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Europe Policies at the Center of German Foreign Policy (October 24, 1966)

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These were the internal reasons; to this was added an external situation that helped greatly and without which, let us say it openly, it would have been impossible, in the very short period of eight years (1949-1957) – at the peak of the market value of the German political potential – to establish the treaty network of the postwar era. These were the years of the Cold War and thus of a greatly pronounced need for security in the free world, a need that also wanted to seize the support of this German potential. Therefore, the numerous reservations that appeared everywhere were waived.

These times have come to an end. The new situation, which does not carry with it the guarantee of permanence, has been on the horizon since the Kennedy administration, since the building of the Berlin Wall in 1961, since Cuba in 1963. The old situation (i.e., 1949-1957) stopped the moment people started, I would not say recognizing the end of the Cold War, that would be erroneous, but anticipating* it in a kind of foreign-policy wishful thinking. Some refer to what has emerged as polycentrism; they have finally discovered that the East Bloc is also made up of different states. And the others, less scientific in their terminology, simply refer to it as détente.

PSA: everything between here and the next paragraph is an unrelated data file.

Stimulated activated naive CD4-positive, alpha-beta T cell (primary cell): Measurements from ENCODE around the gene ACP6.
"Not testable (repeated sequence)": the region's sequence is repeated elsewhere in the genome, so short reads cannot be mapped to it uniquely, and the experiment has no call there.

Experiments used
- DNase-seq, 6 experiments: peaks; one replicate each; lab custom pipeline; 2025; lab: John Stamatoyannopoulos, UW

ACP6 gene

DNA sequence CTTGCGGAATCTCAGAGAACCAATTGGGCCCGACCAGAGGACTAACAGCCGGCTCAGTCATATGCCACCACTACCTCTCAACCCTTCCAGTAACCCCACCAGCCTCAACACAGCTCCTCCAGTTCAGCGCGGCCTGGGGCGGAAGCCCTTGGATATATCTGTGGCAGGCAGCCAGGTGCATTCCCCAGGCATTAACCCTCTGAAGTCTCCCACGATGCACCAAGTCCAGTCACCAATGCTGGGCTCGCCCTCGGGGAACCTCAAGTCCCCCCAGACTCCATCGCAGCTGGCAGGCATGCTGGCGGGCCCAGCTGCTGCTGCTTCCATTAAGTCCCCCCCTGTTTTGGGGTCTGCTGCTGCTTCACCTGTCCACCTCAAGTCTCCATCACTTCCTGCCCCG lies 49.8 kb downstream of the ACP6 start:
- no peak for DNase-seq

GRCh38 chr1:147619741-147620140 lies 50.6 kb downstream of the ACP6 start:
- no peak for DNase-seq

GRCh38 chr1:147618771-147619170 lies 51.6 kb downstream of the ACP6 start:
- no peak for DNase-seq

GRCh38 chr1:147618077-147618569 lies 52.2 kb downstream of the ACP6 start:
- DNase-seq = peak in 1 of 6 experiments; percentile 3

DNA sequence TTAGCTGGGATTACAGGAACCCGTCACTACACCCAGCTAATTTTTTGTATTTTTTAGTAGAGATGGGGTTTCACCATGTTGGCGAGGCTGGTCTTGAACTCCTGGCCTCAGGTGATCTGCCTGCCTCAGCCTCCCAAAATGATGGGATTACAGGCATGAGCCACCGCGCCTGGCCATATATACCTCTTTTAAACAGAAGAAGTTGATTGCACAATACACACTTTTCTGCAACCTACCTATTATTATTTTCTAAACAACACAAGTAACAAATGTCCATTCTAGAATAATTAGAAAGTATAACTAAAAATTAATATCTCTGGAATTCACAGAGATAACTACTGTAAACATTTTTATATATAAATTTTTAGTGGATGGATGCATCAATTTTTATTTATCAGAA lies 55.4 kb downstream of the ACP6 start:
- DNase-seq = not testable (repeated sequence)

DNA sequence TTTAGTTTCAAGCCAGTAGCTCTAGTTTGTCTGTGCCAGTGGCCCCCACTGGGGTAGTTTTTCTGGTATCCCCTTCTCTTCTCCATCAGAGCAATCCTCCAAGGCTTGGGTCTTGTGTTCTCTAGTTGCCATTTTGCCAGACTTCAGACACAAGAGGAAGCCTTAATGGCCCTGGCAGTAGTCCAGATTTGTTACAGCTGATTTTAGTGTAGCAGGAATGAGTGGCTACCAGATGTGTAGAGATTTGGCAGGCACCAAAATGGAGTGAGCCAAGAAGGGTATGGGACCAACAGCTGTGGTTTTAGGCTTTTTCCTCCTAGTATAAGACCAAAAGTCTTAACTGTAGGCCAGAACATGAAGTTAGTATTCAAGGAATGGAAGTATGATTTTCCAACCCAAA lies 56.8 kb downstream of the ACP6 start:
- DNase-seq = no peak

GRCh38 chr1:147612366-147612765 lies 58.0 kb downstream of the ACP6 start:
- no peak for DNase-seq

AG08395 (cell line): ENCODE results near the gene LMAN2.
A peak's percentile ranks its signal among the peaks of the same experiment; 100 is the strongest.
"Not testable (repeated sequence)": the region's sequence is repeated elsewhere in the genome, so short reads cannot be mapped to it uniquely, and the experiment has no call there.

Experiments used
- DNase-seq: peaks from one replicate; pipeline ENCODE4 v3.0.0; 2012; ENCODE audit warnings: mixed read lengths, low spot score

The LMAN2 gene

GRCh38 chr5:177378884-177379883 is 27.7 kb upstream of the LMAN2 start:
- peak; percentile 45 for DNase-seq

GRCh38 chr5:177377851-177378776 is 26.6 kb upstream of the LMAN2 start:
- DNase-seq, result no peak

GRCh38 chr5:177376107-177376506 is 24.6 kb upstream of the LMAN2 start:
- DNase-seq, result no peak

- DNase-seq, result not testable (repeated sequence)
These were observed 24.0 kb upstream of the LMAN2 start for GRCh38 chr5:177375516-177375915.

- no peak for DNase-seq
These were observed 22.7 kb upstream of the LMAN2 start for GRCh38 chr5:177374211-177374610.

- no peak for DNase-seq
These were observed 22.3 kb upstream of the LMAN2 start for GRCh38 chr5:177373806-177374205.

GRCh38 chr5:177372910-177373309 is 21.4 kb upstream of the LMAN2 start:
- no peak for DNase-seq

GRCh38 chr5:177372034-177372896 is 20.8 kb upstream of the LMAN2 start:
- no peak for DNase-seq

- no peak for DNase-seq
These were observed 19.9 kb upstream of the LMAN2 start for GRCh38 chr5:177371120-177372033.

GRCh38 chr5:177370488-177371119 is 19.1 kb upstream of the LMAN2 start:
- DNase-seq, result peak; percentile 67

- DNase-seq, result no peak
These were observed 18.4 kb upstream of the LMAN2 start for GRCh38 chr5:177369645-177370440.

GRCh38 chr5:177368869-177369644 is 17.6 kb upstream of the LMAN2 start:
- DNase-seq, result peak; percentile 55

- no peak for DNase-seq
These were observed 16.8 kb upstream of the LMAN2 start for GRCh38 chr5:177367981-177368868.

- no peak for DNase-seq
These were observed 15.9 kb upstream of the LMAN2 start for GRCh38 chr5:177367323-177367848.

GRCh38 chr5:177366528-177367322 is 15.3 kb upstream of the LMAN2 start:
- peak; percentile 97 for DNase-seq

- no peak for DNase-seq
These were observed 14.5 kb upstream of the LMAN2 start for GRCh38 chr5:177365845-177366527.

What are the repercussions of these changes for us, for Germany and for its policy toward Europe? Are they of a kind that would question the existence of the European Communities? Well, we must be cold and merciless to ourselves in our scrutiny of this. We have to look at the entire structure of the postwar treaties to see whether it still holds or has become brittle. We also have to account for what is actually behind what others think and conceive of as polycentrism and détente. Even insofar as we do not comply with them, these subjective facts are indeed givens in political events and we have to account for them. In conducting our review, we have a decisive and wholly legitimate criterion for distinguishing between what is useful and what is not, and that is the question of whether – and to what extent – these treaties still serve our interests today. This includes the question: what then are our goals? Unfortunately, it is a question that is often neglected.

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* Italics added in both cases for the sake of clarity – eds.

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